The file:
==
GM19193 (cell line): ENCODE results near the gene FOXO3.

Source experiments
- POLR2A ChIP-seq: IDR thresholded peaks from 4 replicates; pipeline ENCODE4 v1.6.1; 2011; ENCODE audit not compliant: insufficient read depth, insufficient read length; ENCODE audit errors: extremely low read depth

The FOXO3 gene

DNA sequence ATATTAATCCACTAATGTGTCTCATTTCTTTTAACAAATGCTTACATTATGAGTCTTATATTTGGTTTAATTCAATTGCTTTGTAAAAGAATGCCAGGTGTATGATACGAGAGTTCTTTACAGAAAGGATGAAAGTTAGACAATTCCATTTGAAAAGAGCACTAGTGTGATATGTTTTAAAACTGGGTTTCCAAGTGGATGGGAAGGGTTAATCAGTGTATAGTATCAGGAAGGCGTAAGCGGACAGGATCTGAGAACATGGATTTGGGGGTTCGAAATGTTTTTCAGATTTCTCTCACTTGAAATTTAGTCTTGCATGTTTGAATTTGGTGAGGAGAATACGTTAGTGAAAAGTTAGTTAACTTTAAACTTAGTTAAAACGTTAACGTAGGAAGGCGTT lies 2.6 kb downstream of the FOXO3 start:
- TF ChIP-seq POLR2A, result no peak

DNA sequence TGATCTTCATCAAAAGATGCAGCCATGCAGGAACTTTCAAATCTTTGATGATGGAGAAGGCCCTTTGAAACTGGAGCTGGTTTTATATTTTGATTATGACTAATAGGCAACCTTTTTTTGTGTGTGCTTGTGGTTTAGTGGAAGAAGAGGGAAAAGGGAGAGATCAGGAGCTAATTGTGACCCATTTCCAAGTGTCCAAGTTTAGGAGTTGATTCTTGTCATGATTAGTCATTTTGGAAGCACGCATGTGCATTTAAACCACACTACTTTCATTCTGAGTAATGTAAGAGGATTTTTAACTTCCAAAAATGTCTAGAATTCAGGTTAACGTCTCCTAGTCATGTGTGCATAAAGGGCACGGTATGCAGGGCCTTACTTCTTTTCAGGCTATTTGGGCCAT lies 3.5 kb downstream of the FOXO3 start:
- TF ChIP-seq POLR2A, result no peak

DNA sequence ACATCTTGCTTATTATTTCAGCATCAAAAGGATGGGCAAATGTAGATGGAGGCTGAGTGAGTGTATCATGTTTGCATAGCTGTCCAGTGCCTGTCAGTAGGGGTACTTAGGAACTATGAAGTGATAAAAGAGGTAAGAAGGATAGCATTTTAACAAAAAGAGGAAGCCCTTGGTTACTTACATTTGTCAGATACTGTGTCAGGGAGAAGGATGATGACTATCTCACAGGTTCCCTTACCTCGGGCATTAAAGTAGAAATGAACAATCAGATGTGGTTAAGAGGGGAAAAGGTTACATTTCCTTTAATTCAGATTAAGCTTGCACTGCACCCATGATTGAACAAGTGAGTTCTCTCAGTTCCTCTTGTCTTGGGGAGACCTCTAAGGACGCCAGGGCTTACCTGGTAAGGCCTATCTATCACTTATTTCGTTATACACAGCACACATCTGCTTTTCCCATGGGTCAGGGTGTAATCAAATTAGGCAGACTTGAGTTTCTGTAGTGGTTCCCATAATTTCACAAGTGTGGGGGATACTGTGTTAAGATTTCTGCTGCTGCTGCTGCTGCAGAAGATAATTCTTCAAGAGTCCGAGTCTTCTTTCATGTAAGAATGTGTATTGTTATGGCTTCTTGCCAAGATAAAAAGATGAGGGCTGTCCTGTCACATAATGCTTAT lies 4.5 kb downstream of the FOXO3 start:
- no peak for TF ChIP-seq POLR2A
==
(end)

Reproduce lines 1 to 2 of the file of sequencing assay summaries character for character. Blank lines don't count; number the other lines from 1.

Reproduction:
GM19193 (cell line): ENCODE results near the gene FOXO3.

Source experiments